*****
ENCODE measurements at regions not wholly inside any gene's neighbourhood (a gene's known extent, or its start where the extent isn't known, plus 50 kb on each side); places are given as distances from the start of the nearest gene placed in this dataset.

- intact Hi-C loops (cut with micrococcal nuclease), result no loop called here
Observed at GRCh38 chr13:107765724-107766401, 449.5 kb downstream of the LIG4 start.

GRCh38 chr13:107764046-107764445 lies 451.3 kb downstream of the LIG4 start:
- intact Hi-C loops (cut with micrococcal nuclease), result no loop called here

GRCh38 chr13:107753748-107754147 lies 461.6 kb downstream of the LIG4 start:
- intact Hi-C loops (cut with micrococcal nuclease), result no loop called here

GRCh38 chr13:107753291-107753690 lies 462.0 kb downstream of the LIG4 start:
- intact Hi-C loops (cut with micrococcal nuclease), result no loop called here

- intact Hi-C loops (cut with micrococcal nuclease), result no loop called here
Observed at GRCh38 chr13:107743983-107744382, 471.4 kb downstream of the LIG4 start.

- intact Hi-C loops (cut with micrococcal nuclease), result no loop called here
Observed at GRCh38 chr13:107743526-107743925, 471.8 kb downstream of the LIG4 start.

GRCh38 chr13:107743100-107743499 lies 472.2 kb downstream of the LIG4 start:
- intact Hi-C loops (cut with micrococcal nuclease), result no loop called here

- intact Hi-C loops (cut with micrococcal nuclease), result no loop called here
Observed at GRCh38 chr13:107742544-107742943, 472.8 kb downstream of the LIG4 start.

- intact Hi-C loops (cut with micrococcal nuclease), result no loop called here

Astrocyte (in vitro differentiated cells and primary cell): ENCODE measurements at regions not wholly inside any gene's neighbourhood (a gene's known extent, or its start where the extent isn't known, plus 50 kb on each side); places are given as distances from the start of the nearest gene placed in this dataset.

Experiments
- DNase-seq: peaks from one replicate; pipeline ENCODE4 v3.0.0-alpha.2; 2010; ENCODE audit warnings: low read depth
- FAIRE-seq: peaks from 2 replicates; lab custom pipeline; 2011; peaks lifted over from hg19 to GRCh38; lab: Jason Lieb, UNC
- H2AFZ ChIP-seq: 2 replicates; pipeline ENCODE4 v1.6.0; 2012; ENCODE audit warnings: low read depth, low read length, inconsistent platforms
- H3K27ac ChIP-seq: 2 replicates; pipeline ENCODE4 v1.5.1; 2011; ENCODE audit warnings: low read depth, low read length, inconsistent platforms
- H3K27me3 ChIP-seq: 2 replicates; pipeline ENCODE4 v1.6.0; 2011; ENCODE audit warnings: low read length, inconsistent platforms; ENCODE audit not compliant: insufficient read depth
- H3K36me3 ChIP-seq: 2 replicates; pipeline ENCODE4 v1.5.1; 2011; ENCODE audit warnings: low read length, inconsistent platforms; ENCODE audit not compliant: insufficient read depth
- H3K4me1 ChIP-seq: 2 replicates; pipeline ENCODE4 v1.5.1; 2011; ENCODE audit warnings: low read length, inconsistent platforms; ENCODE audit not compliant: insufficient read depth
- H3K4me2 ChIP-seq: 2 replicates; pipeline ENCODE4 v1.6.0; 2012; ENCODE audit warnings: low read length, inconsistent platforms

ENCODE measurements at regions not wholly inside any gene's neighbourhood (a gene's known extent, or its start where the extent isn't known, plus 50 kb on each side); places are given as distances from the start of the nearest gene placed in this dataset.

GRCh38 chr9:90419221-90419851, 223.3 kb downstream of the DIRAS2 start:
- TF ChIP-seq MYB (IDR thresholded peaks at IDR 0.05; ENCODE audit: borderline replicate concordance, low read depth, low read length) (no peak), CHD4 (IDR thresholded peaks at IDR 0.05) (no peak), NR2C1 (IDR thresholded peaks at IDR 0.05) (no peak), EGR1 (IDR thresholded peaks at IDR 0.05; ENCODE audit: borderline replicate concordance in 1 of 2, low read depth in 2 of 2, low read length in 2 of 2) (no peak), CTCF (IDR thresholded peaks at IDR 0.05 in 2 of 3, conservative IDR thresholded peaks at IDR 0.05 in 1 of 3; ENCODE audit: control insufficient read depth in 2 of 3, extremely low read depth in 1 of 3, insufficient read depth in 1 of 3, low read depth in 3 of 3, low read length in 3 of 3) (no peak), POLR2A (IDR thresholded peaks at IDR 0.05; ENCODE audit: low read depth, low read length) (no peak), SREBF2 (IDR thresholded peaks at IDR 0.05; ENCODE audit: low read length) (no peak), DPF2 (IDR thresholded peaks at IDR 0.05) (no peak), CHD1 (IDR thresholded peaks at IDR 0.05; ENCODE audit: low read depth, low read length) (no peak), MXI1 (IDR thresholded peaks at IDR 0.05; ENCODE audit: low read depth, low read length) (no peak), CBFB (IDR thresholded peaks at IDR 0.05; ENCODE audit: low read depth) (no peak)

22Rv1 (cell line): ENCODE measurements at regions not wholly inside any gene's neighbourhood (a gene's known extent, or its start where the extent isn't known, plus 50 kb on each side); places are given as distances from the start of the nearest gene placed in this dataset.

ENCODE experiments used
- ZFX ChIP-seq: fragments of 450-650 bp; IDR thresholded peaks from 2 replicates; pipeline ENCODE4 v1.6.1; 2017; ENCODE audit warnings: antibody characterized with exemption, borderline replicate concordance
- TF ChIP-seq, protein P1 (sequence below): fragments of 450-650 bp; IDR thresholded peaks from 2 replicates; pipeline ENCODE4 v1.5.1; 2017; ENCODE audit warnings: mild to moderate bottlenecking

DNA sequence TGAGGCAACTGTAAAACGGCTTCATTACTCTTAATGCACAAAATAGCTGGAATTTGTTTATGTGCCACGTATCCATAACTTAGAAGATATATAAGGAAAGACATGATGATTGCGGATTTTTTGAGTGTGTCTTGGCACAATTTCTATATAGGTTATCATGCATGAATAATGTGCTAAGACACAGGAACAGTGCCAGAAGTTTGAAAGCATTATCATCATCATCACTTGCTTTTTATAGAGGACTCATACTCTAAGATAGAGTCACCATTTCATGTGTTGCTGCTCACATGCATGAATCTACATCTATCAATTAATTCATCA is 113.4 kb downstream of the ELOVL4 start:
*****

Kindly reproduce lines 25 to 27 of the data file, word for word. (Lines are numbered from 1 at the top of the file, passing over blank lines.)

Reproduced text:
- H3K27me3 ChIP-seq: 2 replicates; pipeline ENCODE4 v1.6.0; 2011; ENCODE audit warnings: low read length, inconsistent platforms; ENCODE audit not compliant: insufficient read depth
- H3K36me3 ChIP-seq: 2 replicates; pipeline ENCODE4 v1.5.1; 2011; ENCODE audit warnings: low read length, inconsistent platforms; ENCODE audit not compliant: insufficient read depth
- H3K4me1 ChIP-seq: 2 replicates; pipeline ENCODE4 v1.5.1; 2011; ENCODE audit warnings: low read length, inconsistent platforms; ENCODE audit not compliant: insufficient read depth